She didn’t feel loved in a non-tangible way, so she demanded it in a tangible way. This is so sad. It was like she was a prostitute in her own marriage.

So we were shortchanged on actual nutrition because my Mom felt slighted. She didn’t feel nourished, so we didn’t get nourished. I know this wasn’t intentional. I know she didn’t think of it like this. She didn’t see the connection at all.

If she’d worked on the real problem, she wouldn’t have had to supplement with things. If they’d gone to marriage counseling, then there might have been something real there.

And then she reminds me that they did go to marriage counseling. It was through their church. It was with the priest, who had taken a vow of celibacy. This man knew nothing about how to live with another person. He’d never been married. They didn’t get the help they needed. So instead of finding a real counselor, they just left the church.

And just existed, together, in a sad way. For years.

Money doesn’t buy happiness, true. And happiness sometimes is hard work. It is hard to fight for yourself. It is hard to stand up for yourself when you feel beaten down. It is hard, and it is tiring.

The more I dig, the more I uncover. The more I uncover, the more compassion I feel for my parents. The more I understand why they made the choices they did. The more I am determined not to make the same mistakes.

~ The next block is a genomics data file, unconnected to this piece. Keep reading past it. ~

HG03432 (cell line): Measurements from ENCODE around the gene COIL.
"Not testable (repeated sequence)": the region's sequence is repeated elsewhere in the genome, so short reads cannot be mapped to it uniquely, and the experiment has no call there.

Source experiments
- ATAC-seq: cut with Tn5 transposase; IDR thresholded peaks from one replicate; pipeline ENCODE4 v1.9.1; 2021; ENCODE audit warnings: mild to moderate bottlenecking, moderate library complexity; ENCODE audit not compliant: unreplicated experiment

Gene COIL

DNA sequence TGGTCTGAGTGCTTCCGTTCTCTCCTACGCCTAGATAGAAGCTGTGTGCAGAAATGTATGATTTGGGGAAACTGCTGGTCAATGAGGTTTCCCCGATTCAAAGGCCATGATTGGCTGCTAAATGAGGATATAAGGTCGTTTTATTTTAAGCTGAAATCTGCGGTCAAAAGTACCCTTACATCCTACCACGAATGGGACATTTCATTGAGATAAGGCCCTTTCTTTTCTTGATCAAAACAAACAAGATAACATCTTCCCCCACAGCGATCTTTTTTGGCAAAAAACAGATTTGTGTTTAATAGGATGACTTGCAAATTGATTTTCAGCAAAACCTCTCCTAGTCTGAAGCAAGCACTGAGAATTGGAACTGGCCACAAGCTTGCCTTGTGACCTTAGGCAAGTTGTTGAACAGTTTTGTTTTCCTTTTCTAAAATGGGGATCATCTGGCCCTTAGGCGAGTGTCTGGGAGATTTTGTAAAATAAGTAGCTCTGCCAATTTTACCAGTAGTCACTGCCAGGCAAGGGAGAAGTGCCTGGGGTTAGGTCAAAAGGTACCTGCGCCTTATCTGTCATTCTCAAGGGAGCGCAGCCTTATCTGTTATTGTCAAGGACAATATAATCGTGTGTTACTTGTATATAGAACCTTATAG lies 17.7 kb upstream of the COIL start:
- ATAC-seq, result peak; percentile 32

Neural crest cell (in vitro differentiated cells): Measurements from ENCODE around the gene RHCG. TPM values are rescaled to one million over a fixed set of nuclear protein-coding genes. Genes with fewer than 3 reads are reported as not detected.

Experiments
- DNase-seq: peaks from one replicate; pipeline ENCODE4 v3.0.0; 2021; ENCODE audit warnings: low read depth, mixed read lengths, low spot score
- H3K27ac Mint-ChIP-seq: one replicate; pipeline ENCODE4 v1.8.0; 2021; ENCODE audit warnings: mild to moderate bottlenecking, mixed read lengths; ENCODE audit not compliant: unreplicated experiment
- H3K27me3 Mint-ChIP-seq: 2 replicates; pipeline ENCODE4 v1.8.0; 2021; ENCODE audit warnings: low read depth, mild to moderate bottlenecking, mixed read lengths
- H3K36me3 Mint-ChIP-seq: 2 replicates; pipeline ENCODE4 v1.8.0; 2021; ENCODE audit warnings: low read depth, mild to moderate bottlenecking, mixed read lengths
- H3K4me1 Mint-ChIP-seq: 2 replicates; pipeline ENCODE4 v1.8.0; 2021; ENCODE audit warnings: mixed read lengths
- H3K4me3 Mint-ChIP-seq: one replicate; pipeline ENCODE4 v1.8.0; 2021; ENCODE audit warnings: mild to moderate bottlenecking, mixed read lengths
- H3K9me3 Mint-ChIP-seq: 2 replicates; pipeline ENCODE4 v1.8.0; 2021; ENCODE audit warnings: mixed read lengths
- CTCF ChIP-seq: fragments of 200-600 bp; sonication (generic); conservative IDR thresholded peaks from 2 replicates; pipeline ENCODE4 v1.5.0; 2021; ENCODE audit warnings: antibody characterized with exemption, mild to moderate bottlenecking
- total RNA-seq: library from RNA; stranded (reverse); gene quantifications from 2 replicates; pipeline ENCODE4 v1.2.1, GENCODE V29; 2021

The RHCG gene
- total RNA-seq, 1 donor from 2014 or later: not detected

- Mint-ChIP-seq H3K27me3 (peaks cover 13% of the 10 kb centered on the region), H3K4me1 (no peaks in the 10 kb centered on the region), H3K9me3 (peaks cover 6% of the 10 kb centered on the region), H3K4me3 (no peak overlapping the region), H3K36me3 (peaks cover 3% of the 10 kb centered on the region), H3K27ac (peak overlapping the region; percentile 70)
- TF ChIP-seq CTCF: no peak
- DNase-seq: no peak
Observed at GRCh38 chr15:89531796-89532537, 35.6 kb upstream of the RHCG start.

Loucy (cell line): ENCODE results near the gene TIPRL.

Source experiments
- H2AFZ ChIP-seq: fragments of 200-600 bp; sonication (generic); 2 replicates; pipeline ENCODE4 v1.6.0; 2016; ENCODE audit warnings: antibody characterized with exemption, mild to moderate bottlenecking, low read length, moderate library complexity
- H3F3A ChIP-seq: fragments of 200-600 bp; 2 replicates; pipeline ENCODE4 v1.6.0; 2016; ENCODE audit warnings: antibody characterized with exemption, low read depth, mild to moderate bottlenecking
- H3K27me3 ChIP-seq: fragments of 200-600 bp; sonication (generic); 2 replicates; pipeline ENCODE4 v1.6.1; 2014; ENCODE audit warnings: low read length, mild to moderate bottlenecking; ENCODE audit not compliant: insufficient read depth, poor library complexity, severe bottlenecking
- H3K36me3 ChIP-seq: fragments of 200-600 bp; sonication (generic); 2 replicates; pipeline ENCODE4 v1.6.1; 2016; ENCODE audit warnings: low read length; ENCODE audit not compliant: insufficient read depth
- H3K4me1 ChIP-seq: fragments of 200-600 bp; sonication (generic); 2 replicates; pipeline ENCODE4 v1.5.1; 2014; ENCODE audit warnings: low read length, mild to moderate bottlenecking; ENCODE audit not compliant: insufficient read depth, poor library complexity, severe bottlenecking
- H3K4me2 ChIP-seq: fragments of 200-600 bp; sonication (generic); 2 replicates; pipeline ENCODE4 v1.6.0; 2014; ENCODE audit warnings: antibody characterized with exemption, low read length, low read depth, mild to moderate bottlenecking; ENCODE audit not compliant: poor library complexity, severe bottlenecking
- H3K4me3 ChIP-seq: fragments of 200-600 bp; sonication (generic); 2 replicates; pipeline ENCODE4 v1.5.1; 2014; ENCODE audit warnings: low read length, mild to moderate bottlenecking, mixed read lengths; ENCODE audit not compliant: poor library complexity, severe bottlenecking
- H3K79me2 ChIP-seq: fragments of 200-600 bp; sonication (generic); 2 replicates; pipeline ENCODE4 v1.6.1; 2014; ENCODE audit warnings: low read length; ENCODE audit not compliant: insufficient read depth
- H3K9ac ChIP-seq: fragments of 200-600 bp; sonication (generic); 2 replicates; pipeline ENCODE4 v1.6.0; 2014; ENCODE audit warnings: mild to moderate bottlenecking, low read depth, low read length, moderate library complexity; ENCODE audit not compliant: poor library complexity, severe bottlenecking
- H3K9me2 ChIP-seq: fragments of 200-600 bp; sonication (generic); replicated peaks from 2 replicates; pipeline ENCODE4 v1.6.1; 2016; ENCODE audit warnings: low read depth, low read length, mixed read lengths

I’m sure I will. Not all, but some. Nobody is perfect. That is impossible. But intentional living and mindfulness are showing me things I never saw before. Perhaps things I never wanted to look at before.

Death guilt – on the relief you feel after a parent dies after a long illness.

There is a lot of guilt that comes when a loved one dies that we have taken care of. If you have been the primary caregiver, you are suddenly relieved of the majority of your duties. You duties don’t end totally – there is most likely an estate to settle – but they change. You aren’t “on duty” constantly.

There is part of where the guilt comes in. If your loved one has been sick a long time and you have been the main (or only) caregiver, you are worn out from that constant work. Sick people take a lot of attention. They are often sick at very inconvenient times. The middle of the night is a common time for things to go south. Everything is harder to deal with when you have just a little sleep. It is even harder to deal with when that has been going on for weeks. Or months. Or years.

Very few people talk about this, but there comes a time when you look forward to your loved one dying, because that means you are free to start living. It sounds cold to say this, so people will say that they want their loved one to “pass on” or “transition” so that they can be free of pain. They want that too, of course. Part of the pain of dealing with a very sick loved one is seeing them suffer and knowing there is little you can do for them other than bring them food and fluff their pillows. Death is a release and a blessing at times.